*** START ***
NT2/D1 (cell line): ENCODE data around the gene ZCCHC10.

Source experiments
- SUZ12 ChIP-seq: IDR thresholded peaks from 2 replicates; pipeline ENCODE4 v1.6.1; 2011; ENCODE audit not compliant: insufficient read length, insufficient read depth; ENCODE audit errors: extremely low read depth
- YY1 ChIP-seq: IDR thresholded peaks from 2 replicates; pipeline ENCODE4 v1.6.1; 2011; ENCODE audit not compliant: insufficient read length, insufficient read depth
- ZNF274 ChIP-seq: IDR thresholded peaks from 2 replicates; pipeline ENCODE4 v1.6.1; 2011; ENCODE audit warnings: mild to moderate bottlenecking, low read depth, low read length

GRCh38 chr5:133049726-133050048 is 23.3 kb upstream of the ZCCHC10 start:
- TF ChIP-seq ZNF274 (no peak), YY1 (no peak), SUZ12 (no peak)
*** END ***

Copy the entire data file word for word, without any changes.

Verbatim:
NT2/D1 (cell line): ENCODE data around the gene ZCCHC10.

Source experiments
- SUZ12 ChIP-seq: IDR thresholded peaks from 2 replicates; pipeline ENCODE4 v1.6.1; 2011; ENCODE audit not compliant: insufficient read length, insufficient read depth; ENCODE audit errors: extremely low read depth
- YY1 ChIP-seq: IDR thresholded peaks from 2 replicates; pipeline ENCODE4 v1.6.1; 2011; ENCODE audit not compliant: insufficient read length, insufficient read depth
- ZNF274 ChIP-seq: IDR thresholded peaks from 2 replicates; pipeline ENCODE4 v1.6.1; 2011; ENCODE audit warnings: mild to moderate bottlenecking, low read depth, low read length

GRCh38 chr5:133049726-133050048 is 23.3 kb upstream of the ZCCHC10 start:
- TF ChIP-seq ZNF274 (no peak), YY1 (no peak), SUZ12 (no peak)